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Together, these three aspects are central to a philosophy that digital media tools are increasingly a part of the process of scholarship and knowledge production, and that the thoughtful implementation of these tools is central to building a successful curriculum in the 21st century.

In order to ensure that the institution's digital ambitions can be consistently realized, one of the most important services the Digital Media Lab provides is instruction in the different software used across the BGC. In its first year of operation, the Lab has offered workshops in the following areas:

Social Media Tools (blogs and wikis)
3D Digital Rendering (Google SketchUp)
Virtual Exhibition Design (Omeka)
Database Construction (FileMaker Pro)
Bibliography and Annotation (Zotero)
Using Digital Feeds for Research (Twitter/RSS)
These workshops are usually taught to support the use of these tools in specific classes. During the Lab's first semester the range of projects included:


group projects from a course on American Material Culture Studies in which students used non-linear digital video editing, wikis, and presentation visualization software to interrogate the role media can play in studying material culture
online collections of objects from nineteenth century New York City made using Omeka that explored methods of displaying exhibitions digitally
experimentations with the design and interpretation of exhibitions in which students used SketchUp to create virtual exhibitions within 3D reconstructions of the BGC gallery spaces .
a wiki used to organize and make connections between the objects to be displayed in our first Focus Gallery exhibition, Objects of Exchange
Along with workshops and coursework support, the Digital Media Lab works to promote interest in these tools and resources by holding faculty colloquia to discuss best practices for the implementation of these tools in the classroom. The Lab also hosts semi-annual salons that showcase the work done by students and faculty. By putting exemplary work on display, these salons expose people inside and outside of the BGC to the type of work that can and is being done using digital media tools.

Lastly, the Digital Media Lab plays an important role in the BGC’s investigation into new models of scholarship and knowledge production. In particular, the Lab is centrally situated in the middle of conversations at the BGC as to how exhibitions, journal articles, and monographs can be reconfigured to take into consideration the new possibilities that digital media tools offer contemporary academia. Through experiments in multimedia content management and alternative methods of digital publishing, the Lab provides students and faculty with a place to examine the best ways of organizing and disseminating their research using the new tools now available to them.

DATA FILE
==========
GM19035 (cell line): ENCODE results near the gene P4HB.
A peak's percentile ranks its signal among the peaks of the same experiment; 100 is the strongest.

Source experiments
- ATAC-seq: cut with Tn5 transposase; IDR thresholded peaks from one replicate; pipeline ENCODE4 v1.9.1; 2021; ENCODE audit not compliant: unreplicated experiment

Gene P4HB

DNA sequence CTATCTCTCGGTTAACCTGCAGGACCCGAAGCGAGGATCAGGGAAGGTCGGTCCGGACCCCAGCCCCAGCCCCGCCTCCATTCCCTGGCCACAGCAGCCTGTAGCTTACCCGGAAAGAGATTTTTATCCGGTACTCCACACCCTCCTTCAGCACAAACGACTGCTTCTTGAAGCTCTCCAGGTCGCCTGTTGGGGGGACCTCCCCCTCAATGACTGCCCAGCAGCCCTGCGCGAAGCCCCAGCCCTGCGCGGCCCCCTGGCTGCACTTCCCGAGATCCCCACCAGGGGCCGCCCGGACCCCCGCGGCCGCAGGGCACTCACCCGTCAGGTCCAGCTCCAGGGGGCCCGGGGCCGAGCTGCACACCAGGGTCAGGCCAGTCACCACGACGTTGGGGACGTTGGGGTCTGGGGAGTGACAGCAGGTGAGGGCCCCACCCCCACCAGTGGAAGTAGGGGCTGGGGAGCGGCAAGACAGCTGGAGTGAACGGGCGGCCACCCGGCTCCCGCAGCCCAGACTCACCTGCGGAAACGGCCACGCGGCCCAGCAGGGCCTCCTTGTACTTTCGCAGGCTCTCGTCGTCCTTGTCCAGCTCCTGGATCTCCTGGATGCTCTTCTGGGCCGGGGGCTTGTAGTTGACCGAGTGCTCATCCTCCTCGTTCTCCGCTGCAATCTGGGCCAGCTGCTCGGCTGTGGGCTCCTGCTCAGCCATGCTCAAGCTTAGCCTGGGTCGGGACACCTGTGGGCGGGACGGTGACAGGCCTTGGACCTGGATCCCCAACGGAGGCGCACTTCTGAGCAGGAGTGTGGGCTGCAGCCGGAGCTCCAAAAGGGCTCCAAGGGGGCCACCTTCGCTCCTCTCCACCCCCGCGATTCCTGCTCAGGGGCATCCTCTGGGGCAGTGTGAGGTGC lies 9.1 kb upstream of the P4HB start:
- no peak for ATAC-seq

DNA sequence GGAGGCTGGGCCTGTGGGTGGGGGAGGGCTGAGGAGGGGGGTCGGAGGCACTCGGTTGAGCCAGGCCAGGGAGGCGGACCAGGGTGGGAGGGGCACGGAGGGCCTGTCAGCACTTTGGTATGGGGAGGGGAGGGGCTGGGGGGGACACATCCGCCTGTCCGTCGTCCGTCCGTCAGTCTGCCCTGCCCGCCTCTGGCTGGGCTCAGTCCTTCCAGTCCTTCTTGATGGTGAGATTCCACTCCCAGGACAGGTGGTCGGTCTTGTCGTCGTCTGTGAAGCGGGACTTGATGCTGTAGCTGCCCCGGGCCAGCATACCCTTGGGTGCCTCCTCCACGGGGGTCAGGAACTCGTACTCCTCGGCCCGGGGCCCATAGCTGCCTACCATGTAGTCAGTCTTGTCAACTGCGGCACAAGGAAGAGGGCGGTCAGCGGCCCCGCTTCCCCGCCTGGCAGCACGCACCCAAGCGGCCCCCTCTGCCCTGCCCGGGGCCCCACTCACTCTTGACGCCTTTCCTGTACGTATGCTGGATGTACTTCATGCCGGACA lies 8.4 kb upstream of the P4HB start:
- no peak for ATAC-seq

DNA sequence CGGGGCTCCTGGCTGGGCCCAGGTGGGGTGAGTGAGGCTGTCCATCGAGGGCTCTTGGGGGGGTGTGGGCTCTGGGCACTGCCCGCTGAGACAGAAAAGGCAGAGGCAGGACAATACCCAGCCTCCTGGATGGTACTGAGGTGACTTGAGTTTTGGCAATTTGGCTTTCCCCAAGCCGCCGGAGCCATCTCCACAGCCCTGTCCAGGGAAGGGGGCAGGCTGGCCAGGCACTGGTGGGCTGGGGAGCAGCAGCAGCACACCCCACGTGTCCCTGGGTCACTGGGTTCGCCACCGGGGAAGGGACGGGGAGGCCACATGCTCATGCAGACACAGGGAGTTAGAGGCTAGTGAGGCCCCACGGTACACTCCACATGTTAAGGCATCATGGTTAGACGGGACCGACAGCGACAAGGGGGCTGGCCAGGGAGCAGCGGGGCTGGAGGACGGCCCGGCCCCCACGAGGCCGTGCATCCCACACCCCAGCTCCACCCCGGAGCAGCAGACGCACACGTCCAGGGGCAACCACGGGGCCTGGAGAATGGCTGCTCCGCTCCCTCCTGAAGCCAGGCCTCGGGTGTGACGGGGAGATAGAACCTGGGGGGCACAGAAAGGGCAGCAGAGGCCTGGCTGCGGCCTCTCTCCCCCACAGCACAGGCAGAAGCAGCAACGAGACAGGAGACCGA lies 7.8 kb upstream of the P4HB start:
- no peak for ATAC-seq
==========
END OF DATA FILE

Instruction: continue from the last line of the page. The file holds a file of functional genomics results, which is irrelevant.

Location and Resources

The Digital Media Lab is located on the 3rd floor of 38 West 86th Street and provides the following equipment and services:


Ten computer stations: Two Mac Pro workstations, Three 27” iMacs, Five 24” iMacs, and One Dell XPS
One 17" MacBook Pro
Four standard scanners and one large format scanner
Four iPod Touches
Two iPads
SteadyCam Smoothee for iPod video recording
Six Flip Ultra HD Video Cameras
Six 10-megapixel Panasonic Digital Cameras
Six Olympus Digital Voice Recorders
NextEngine 3D Scanner
Makerbot Replicator 3D Printer
Analog-to-Digital Video Converter
Five sets of Sennheiser headphones
The following software is available on the DML computers:

Microsoft Office (Word, Powerpoint, Excel)

Adobe Creative Suite (Photoshop, Dreamweaver, Fireworks, Flash, Illustrator, InDesign, Premiere)
iLife (iMovie, iDVD, Garage Band)
iWork (Keynote, Pages, Numbers)
Firefox (with Cooliris and Zotero plugins)
Google SketchUp
Google Earth
FileMaker Pro
Prezi Desktop
Final Cut Pro and DVD Studio Pro
Snapz Pro

Parallels Desktop (allows Macs to run Windows and Linux)

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